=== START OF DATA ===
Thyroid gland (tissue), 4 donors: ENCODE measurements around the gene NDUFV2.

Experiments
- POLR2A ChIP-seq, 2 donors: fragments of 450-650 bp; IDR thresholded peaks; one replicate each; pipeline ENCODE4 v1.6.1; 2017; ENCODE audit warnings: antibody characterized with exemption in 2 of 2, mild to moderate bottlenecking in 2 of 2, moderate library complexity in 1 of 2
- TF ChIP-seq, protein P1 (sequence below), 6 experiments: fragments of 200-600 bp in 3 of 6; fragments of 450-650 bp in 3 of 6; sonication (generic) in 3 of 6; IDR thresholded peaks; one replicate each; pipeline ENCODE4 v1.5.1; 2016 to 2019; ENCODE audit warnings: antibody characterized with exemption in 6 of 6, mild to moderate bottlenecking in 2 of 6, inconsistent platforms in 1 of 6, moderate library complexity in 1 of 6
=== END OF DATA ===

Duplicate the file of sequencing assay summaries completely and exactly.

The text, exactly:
Thyroid gland (tissue), 4 donors: ENCODE measurements around the gene NDUFV2.

Experiments
- POLR2A ChIP-seq, 2 donors: fragments of 450-650 bp; IDR thresholded peaks; one replicate each; pipeline ENCODE4 v1.6.1; 2017; ENCODE audit warnings: antibody characterized with exemption in 2 of 2, mild to moderate bottlenecking in 2 of 2, moderate library complexity in 1 of 2
- TF ChIP-seq, protein P1 (sequence below), 6 experiments: fragments of 200-600 bp in 3 of 6; fragments of 450-650 bp in 3 of 6; sonication (generic) in 3 of 6; IDR thresholded peaks; one replicate each; pipeline ENCODE4 v1.5.1; 2016 to 2019; ENCODE audit warnings: antibody characterized with exemption in 6 of 6, mild to moderate bottlenecking in 2 of 6, inconsistent platforms in 1 of 6, moderate library complexity in 1 of 6